If you’ve become nostalgic for your mom’s delicious homemade meals or her superhero ability to keep the house tidy, then you might enjoy having a house mom in the sorority house. Some sororities choose to have a house mom to cook meals for the sisters and keep things clean, which can be a huge help when you’re trying to balance a busy schedule. Think The House Bunny… but toned down a few notches.

Sarah says that although her house does not have a house mom, her sorority gets groceries delivered to the house. “It costs more to get them delivered, which is annoying, but convenient,” she says.

4. You’ll have the full sorority experience

In addition to a stellar social life, living in your sorority house can give you an experience that you won’t have again after college. Learning to live with a group of your best friends will teach you more about your sisters than you would ever know otherwise. Sure, things might get tense sometimes when you’re trying to decide who gets to shower first in the morning, but ultimately, all your experiences will bring you closer together.

“At first I really was not sure I wanted to live in [the sorority house]; I thought it would be too loud and hectic all of the time,” Jennifer says. “But once I was able to get to know my sisters more, I realized that I would have so much fun living under one roof with all of them.”

Jennifer says that she would recommend living in the house to anyone, and her only regret was not moving in sooner!

Cons

1. You’ll have to follow the rules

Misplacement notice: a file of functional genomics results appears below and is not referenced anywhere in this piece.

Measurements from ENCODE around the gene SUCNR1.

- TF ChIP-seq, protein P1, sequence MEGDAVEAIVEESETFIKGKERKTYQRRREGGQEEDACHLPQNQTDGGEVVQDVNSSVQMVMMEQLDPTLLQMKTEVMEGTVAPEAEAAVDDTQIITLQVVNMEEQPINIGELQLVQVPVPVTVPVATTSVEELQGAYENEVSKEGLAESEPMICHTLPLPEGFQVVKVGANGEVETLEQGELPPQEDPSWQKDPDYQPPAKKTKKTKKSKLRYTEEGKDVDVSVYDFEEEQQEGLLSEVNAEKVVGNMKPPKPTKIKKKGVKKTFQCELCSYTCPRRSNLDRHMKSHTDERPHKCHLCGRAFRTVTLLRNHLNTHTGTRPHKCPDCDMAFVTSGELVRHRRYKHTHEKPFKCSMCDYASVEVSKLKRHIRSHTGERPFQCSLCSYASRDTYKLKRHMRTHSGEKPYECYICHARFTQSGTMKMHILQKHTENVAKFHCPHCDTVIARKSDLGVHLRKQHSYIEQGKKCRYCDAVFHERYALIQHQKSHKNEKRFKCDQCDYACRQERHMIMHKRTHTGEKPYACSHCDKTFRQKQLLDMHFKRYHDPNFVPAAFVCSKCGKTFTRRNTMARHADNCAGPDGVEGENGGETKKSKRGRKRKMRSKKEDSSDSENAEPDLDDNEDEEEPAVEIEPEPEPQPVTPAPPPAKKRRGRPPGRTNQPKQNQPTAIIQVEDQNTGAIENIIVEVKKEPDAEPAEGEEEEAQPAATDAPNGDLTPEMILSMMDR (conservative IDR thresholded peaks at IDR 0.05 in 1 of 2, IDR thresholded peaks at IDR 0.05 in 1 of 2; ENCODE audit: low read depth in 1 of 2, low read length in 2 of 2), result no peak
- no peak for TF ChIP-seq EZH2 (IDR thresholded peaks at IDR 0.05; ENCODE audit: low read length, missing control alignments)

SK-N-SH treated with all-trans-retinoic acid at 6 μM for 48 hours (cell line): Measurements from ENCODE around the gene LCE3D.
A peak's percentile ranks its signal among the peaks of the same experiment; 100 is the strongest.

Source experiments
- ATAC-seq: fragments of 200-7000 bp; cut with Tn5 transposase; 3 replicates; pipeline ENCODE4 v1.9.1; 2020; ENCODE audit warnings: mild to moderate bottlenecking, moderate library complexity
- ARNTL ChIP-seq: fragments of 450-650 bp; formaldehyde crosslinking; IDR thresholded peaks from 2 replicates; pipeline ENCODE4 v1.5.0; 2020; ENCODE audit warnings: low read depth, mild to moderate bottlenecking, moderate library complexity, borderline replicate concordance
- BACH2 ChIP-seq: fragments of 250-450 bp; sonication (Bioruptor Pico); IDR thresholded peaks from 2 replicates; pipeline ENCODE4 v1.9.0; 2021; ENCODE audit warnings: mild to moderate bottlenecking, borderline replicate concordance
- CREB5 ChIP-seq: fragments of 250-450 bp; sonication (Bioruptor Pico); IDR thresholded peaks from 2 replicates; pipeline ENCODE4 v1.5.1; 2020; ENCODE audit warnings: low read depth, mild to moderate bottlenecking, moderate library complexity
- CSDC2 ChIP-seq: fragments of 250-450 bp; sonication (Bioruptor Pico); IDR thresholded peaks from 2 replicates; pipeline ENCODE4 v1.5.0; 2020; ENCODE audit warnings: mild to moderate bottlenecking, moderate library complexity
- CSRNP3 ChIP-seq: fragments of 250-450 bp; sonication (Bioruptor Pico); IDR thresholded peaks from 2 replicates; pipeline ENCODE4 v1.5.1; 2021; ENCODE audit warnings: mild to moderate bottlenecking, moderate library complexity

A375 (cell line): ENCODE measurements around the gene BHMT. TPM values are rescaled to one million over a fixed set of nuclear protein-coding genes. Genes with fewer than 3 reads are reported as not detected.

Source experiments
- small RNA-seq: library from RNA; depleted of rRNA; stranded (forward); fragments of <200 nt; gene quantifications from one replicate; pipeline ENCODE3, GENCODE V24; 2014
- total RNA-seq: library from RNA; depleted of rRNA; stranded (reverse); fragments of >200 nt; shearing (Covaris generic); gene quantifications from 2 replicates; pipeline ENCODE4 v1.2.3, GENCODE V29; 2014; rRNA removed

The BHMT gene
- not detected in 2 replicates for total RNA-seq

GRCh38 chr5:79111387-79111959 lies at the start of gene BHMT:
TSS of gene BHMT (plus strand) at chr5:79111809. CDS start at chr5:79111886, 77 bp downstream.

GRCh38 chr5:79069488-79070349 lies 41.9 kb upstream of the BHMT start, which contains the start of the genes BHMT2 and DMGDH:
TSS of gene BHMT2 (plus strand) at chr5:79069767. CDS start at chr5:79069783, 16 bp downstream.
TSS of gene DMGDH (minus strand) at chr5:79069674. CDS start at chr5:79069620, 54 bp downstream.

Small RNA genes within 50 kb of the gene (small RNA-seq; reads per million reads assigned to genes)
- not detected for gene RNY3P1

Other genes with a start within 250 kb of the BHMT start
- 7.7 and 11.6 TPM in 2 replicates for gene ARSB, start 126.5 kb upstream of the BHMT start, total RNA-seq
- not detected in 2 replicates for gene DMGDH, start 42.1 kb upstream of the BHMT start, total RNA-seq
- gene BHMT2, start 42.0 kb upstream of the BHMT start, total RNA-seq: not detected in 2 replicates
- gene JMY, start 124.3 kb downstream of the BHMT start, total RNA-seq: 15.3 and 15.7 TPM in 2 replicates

Before you commit to living in the sorority house, you’ll want to gain a good understanding of any rules and limitations that are enforced in the house. Many sororities have rules regarding alcohol, chores and visitation hours.

At her sorority house, Sarah says boys and other visitors can only be in the house until 10 p.m. on weekdays and 2 a.m. on weekends. There are also rules prohibiting alcohol in the house and enforcing quiet hours. If you don’t do a chore that was assigned to you, you get fined.

This might be a good way to bring some structure into a potentially wild environment, but it could also make your college experience feel a lot more like living with your parents than living on your own.

2. You’ll have limited personal space

Sorority houses might look big and beautiful from the outside, but inside, things can get a little tight. Jaclyn says it can be hard when so many girls live in one house.  In most sorority houses, you’ll have to share a bedroom with at least one other girl, if not more, so you probably won’t have the luxury of a single room while you’re in the house.

More girls in tight quarters also means limited closet and storage space. Jaclyn says that she has to deal with small closet space, which can definitely be hard to manage with all the cute clothes you accumulate for date nights and formals.